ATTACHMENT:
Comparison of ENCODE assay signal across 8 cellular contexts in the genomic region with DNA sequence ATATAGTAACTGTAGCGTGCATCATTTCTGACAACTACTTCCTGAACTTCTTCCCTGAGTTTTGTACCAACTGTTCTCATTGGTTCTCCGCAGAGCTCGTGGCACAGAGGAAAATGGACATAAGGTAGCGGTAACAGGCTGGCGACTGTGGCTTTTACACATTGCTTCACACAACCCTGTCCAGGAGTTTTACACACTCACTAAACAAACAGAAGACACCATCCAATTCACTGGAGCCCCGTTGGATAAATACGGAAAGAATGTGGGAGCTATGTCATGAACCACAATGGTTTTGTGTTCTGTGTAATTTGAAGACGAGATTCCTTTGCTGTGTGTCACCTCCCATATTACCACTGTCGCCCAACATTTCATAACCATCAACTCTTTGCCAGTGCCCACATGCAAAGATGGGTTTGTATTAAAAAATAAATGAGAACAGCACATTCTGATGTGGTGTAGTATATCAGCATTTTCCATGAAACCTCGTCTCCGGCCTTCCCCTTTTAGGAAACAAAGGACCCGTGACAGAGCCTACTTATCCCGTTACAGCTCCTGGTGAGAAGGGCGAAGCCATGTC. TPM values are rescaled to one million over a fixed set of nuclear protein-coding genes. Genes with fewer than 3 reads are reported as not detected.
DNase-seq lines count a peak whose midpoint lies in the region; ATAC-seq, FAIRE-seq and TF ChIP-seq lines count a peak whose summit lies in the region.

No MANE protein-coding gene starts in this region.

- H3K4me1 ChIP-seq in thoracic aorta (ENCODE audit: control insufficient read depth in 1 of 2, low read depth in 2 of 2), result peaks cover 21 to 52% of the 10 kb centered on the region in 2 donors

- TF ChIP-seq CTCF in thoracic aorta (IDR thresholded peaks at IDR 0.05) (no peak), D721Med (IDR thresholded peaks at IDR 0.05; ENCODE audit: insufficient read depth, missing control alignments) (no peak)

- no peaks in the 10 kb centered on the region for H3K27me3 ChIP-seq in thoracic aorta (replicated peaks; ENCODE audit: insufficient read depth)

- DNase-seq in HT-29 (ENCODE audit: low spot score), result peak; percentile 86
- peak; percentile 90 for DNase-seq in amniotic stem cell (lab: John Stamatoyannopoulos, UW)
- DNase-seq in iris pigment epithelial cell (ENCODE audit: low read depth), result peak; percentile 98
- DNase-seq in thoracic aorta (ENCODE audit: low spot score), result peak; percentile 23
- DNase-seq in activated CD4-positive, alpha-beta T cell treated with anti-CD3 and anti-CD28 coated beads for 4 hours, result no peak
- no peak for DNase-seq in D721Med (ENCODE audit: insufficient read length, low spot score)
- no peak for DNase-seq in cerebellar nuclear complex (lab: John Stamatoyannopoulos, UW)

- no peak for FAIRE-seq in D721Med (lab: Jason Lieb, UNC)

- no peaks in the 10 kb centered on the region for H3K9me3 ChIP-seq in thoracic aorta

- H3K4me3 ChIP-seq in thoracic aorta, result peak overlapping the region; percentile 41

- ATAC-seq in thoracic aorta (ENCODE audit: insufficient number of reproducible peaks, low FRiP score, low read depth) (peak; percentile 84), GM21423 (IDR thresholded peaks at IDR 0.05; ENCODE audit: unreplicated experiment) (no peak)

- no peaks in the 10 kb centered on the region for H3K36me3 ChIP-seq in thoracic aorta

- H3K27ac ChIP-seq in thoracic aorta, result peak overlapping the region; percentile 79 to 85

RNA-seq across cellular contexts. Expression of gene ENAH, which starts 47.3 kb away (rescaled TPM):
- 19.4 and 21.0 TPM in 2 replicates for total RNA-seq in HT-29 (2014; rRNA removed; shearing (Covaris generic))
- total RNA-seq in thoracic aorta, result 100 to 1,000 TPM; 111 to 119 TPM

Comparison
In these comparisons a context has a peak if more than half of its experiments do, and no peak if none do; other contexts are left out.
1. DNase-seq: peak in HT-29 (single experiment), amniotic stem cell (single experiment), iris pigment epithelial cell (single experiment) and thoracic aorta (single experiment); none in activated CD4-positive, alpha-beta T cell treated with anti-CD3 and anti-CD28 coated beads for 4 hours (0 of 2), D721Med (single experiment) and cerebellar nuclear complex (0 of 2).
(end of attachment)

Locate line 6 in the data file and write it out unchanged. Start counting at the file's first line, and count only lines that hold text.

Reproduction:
- no peaks in the 10 kb centered on the region for H3K27me3 ChIP-seq in thoracic aorta (replicated peaks; ENCODE audit: insufficient read depth)